Friday, January 18, 2008

Who are you calling crazy?

You know advertising has a problem as an industry when even a prostitute gets to be romanticized as a principled, compassionate individual (Julia Robert's recruitment film for the skin trade, "Pretty Woman."), yet we continue to be blamed for all that's wrong with modern society.

In the eyes of Hollywood, we're talentless hacks at best, professional liars at worst and materialistic fools at the least.   Yes, there are rare exceptions, but generally, when someone in the movies works in advertising, you instantly know that person is going to be either vapid, vain, materialistic, manipulative, unethical, back-stabbing, glad-handing, one sedative away from a nervous breakdown, or a combo platter of all the above.

And then there's "Crazy People," the 1990 movie that not only features every cliche above, but manages to wrap them into a  smug screed about the dishonesty of modern marketing.

"Crazy People," purports to expose advertising as an industry of snake-oil salesmen by casting Dudley Moore as a copywriter whose insistence on telling "the truth" in his ads convinces his colleagues that he's insane.  (As if Hollywood was ever cared about truth; if it did, every picture Mr. Moore made after "Arthur" would have been advertised as "Yet Another Bad Dudley Moore Movie.")  In its undisguised hostility towards advertising, this is a movie that equates persuasion with lying and mistakes cynicism for honesty; when Mr. Moore's ad for a sports car reads, "For men who'd like hand jobs from beautiful women they hardly know," that's not "the truth:"  that's just a coarser, more blatant marketing ploy.  

You know, like the way Hollywood keeps sneaking sexy imagery into movie previews.

This wraps up this week's special theme, "Advertising & The Movies" (you noticed that, didn't you?).  Next week, it's back to more ads, ad commentary and ad agency stories.  I can hardly wait.

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Thursday, January 17, 2008

Read the ad! See the movie!

We all know the impact of the above 1975 movie on Hollywood, how it ushered in the era of movie blockbusters that have given us more busts than blockbusters over the years. Less widely noted, however, is the impact of the one below.

What?  Am I serious?  That miserable 1978 sequel that gave us with nothing, not even the simple satisfaction of seeing Murray "We're not closing the beaches!" Hamilton end up as a shark snack?  Yet, in it's own way, "Jaws 2" was just as much a harbinger of things to come as its predatory predecessor.  And it all started right here:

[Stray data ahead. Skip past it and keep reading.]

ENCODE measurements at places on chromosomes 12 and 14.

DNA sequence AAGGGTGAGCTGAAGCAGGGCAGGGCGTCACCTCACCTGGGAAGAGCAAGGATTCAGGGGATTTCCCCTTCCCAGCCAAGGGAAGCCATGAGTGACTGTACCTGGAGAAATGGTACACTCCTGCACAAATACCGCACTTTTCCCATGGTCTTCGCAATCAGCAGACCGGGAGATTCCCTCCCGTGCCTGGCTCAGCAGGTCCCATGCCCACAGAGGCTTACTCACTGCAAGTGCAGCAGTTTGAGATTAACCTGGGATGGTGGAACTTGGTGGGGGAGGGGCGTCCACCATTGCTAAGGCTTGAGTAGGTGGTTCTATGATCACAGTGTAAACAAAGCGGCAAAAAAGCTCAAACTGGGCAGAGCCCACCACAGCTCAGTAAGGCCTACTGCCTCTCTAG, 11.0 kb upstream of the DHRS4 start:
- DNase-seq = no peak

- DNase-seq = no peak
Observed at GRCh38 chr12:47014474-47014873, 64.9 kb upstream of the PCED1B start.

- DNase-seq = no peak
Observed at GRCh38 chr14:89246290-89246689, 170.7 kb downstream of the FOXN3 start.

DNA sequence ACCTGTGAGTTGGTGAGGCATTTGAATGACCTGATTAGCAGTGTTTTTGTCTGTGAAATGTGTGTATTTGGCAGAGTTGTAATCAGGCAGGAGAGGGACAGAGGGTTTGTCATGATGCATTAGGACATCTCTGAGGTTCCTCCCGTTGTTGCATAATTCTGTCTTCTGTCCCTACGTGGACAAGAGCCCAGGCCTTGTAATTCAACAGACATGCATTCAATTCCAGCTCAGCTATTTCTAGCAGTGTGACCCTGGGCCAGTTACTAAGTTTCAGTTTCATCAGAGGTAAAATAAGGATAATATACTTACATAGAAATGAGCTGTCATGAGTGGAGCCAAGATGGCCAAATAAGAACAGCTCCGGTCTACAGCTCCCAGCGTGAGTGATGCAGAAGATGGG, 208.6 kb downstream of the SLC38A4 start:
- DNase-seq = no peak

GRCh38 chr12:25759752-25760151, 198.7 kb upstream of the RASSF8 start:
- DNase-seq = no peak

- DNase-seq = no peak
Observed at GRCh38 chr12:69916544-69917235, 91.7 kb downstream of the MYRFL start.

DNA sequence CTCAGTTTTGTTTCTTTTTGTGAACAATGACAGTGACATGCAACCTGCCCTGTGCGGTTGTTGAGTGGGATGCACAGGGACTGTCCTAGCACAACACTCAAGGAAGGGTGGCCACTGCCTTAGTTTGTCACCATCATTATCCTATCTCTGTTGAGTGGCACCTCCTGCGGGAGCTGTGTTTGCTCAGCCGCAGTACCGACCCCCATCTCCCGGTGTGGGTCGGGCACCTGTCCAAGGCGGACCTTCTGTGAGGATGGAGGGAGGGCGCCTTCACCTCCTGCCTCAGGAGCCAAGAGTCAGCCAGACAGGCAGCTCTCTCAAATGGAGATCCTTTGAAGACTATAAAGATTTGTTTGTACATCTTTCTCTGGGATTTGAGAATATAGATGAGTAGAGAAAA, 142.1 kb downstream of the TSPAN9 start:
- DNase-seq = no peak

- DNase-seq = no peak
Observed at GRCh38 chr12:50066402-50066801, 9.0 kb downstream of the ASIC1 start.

Yes, before Roy Scheider took his second dip into those shark-infested waters, taglines -- those pithy pearls of advertisingspeak -- were used only sporadically on movie posters.  Mostly, it was just flat-footed copy like what you find at the top of the first "Jaws" poster -- if there was any ad copy at all.  Sure, there were exceptions, but nothing before "Just when..." soaked into the public consciousness quite like it.  It didn't just launch a thousand parodies (probably beginning with  "Just when you thought it was safe to go back in the theatre..."), it inaugurated  a subtle change in movie marketing.   Like shaving cream, toothpaste and laundry detergent, movies could be sold with little more than catchy themeline.

A year later, when the first "Alien" poster was released with its own unforgettable line ("In space, no one --"  Do I really have to tell you the rest?), there was no turning back.  In fact, today, it seems entirely possible that studios are spending more time writing the themeline than the movie itself.

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Wednesday, January 16, 2008

Judging movie posters as ads

Back in 2001, Premiere Magazine ran their choices for "The 50 Greatest Movie Posters Of All Time."  As you might expect, much praise was heaped upon the one-sheets of Saul Bass (including the one above), for their graphic simplicity and bold, abstract imagery.  For my money, though, while his posters were aestethically pleasing, as come-ons for the movies they were advertising, they're a little...sterile.  You can appreciate it more as art than as as something that's going to make someone want to plunk down their cash for a ticket.  For a poster that's both graphic and intriguing, take a look at this one for "Rosemary's Baby."

It's as minimalist (in its own way) as a Saul Bass poster, but the silhouetted baby carriage, with its dual suggestions of innocence and mystery, backed by the ethereal image of a vulnerable Mia Farrow -- is she mid-conception or giving birth? -- makes for an eerie, disconcerting and hard-to-resist advertisement.

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Tuesday, January 15, 2008

When movie previews were more than just editing jobs...